English Two
Summer Term 2009
Thursdays, 4−6 pm; room 049, Computer Science building, Takustr. 9.

Homework

Dates given on this page always refer to the lesson a particular homework task is due for. If you have any questions at all, please don't be afraid to write an e-mail and ask. All materials can be found on the Resources page.

Continuous assignments
– Read in your book for at least 15 minutes every day.
– Look up at least two words or phrases from your book every day and keep a vocabulary book (or equivalent) including English definitions and example sentences for each word you add.
– At least once a week contribute a comment to the Weekly Words post on the blog.

16 July
– Prepare a short oral presentation of your book. No summaries, please, but something that your colleagues might actually find interesting. What moved you about the book, annoyed you, made you think? Why would you (not) recommend it? Give the others something that tells them whether they'd perhaps want to read the book themselves. Please no longer than three minutes max!

9 July
– We'll continue our language quadrathlon, so please try to recall some of the things you've explored and find possible parallels in your books.

2 July
– See last time's second item.
– Have a look at the Resources page and choose one of the audiobook excerpts to create a transcript of it. Compare the actual reading to our more theoretical ideas about intonation. Does our model still hold up?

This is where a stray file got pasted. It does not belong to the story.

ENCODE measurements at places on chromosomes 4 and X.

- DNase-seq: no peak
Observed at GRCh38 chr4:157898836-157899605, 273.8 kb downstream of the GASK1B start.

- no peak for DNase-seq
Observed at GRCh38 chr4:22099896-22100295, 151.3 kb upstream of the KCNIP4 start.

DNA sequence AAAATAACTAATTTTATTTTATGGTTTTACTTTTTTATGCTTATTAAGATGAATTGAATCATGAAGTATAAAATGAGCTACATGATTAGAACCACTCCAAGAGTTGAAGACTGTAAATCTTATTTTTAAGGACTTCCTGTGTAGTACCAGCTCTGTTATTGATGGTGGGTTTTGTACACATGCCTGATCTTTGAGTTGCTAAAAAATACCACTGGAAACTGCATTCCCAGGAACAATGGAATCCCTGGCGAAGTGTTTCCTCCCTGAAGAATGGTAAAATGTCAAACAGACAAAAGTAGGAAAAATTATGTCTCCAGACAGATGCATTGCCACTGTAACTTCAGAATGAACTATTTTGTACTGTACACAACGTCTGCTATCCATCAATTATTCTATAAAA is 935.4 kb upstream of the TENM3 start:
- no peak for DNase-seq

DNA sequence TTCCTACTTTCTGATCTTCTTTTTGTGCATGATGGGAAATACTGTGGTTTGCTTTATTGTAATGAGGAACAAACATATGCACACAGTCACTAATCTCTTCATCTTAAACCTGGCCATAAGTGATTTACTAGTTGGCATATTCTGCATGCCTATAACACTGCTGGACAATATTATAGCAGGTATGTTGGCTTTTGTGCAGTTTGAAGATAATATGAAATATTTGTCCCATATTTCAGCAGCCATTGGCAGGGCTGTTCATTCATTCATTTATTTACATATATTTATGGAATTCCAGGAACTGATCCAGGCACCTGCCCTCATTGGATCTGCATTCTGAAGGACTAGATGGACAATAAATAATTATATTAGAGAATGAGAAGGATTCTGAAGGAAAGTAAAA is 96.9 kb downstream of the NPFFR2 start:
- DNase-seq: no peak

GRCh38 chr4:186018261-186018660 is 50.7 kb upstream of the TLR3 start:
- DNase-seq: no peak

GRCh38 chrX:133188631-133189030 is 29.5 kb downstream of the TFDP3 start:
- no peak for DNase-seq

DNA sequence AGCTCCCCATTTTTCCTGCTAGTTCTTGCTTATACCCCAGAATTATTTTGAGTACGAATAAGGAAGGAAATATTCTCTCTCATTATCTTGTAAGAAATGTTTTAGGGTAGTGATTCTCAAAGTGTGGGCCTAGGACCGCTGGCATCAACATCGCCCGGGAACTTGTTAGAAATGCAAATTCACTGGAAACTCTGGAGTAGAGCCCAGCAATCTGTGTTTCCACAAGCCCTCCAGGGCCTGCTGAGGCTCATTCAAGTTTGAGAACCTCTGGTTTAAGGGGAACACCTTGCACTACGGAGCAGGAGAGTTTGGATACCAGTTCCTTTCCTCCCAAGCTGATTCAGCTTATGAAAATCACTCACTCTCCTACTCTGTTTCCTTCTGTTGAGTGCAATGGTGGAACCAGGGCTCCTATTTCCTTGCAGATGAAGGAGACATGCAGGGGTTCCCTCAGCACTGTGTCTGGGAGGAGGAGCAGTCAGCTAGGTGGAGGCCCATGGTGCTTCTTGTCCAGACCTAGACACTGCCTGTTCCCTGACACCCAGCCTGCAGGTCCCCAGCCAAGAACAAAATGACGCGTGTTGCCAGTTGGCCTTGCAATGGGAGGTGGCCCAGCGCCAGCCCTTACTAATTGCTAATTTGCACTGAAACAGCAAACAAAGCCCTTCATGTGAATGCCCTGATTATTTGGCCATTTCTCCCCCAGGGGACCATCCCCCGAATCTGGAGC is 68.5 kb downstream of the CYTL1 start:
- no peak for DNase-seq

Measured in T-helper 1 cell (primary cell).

25 June
– Practise reading a paragraph or two from your book according to the principles we discussed in class. Bring that passage to class.
– Print out the Tenses Overview and Tenses Worksheets. With a partner try to decide on the correct tenses to be used on the worksheets, using only the definitions given in the Tenses Overview. Make a note of any disagreement or sentences where you think the definitions didn't give solid enough grounds for making a decision.

18 June
– Work through the Arthur the Rat text, applying your understanding of intonation in figuring out the likely places of (possible) pauses in the text by: a) identifying units of meaning, b) looking for colliding consonants that would make linking the words at least awkward, and c) systematically experimenting with prolonged pauses in different places to get a feel for where they do not disrupt the flow of the sentence.
– Only after you have marked your text up like that, go back to one of the recordings of AtR and try to verify your choices of pause locations.

11 June
– For your daily words, in addtion to looking them up and copying relevant definitions write them down using the phonetic symbols—without looking them up first. Only after that compare them with what a dictionary says the pronunciation should be. Make sure you understand the difference, if any, and are able to explain it.

4 June
– Do the pronunciation worksheet.

14 May
– Create a transcript of the Daily Show clip with Patrick Stewart. Thoroughly proof-read your text. Bring a hardcopy.

7 May
– Create a transcript of a five-minute passage of your choice from the Ken Robinson video. See the blog for details.

30 April
– Create a transcript of the Arthur the Rat recording.

16 April
– This is our first session. Just come as you are.

Topic revision: r12 - 14 Jul 2009, PeterMonnerjahn

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